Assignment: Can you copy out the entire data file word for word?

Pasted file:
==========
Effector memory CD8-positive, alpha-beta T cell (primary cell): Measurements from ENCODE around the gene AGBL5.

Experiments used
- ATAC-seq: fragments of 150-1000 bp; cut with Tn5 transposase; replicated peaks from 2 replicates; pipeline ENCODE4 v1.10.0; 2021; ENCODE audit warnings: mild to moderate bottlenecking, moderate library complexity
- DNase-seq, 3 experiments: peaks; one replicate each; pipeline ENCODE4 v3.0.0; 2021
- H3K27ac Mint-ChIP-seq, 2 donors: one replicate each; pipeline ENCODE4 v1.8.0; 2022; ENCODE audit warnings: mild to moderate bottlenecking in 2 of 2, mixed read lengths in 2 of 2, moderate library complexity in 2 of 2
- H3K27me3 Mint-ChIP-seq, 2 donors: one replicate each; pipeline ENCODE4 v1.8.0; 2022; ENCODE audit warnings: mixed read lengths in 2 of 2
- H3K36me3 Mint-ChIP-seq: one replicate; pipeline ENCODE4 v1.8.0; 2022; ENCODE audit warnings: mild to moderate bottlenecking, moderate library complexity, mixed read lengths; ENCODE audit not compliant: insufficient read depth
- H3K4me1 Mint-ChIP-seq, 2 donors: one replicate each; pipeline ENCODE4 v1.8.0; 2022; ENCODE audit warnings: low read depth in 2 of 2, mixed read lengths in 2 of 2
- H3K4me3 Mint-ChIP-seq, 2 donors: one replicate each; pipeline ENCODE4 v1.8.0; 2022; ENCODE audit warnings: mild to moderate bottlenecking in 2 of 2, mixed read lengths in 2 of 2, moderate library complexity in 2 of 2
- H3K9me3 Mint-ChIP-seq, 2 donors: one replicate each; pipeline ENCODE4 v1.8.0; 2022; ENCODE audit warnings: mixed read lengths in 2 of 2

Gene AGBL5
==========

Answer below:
Effector memory CD8-positive, alpha-beta T cell (primary cell): Measurements from ENCODE around the gene AGBL5.

Experiments used
- ATAC-seq: fragments of 150-1000 bp; cut with Tn5 transposase; replicated peaks from 2 replicates; pipeline ENCODE4 v1.10.0; 2021; ENCODE audit warnings: mild to moderate bottlenecking, moderate library complexity
- DNase-seq, 3 experiments: peaks; one replicate each; pipeline ENCODE4 v3.0.0; 2021
- H3K27ac Mint-ChIP-seq, 2 donors: one replicate each; pipeline ENCODE4 v1.8.0; 2022; ENCODE audit warnings: mild to moderate bottlenecking in 2 of 2, mixed read lengths in 2 of 2, moderate library complexity in 2 of 2
- H3K27me3 Mint-ChIP-seq, 2 donors: one replicate each; pipeline ENCODE4 v1.8.0; 2022; ENCODE audit warnings: mixed read lengths in 2 of 2
- H3K36me3 Mint-ChIP-seq: one replicate; pipeline ENCODE4 v1.8.0; 2022; ENCODE audit warnings: mild to moderate bottlenecking, moderate library complexity, mixed read lengths; ENCODE audit not compliant: insufficient read depth
- H3K4me1 Mint-ChIP-seq, 2 donors: one replicate each; pipeline ENCODE4 v1.8.0; 2022; ENCODE audit warnings: low read depth in 2 of 2, mixed read lengths in 2 of 2
- H3K4me3 Mint-ChIP-seq, 2 donors: one replicate each; pipeline ENCODE4 v1.8.0; 2022; ENCODE audit warnings: mild to moderate bottlenecking in 2 of 2, mixed read lengths in 2 of 2, moderate library complexity in 2 of 2
- H3K9me3 Mint-ChIP-seq, 2 donors: one replicate each; pipeline ENCODE4 v1.8.0; 2022; ENCODE audit warnings: mixed read lengths in 2 of 2

Gene AGBL5